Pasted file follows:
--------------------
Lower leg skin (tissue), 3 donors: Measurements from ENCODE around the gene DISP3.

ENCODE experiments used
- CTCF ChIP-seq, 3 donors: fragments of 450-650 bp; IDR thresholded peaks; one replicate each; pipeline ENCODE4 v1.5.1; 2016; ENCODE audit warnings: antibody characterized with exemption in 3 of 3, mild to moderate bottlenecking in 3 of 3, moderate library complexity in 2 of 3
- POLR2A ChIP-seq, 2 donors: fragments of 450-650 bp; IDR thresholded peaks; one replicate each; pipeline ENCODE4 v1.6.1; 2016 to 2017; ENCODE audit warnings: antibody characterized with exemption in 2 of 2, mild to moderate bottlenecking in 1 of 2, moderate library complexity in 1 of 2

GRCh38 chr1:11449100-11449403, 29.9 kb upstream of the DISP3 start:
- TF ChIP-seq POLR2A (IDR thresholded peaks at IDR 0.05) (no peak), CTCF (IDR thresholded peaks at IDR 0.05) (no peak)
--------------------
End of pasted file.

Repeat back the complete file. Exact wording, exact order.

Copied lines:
Lower leg skin (tissue), 3 donors: Measurements from ENCODE around the gene DISP3.

ENCODE experiments used
- CTCF ChIP-seq, 3 donors: fragments of 450-650 bp; IDR thresholded peaks; one replicate each; pipeline ENCODE4 v1.5.1; 2016; ENCODE audit warnings: antibody characterized with exemption in 3 of 3, mild to moderate bottlenecking in 3 of 3, moderate library complexity in 2 of 3
- POLR2A ChIP-seq, 2 donors: fragments of 450-650 bp; IDR thresholded peaks; one replicate each; pipeline ENCODE4 v1.6.1; 2016 to 2017; ENCODE audit warnings: antibody characterized with exemption in 2 of 2, mild to moderate bottlenecking in 1 of 2, moderate library complexity in 1 of 2

GRCh38 chr1:11449100-11449403, 29.9 kb upstream of the DISP3 start:
- TF ChIP-seq POLR2A (IDR thresholded peaks at IDR 0.05) (no peak), CTCF (IDR thresholded peaks at IDR 0.05) (no peak)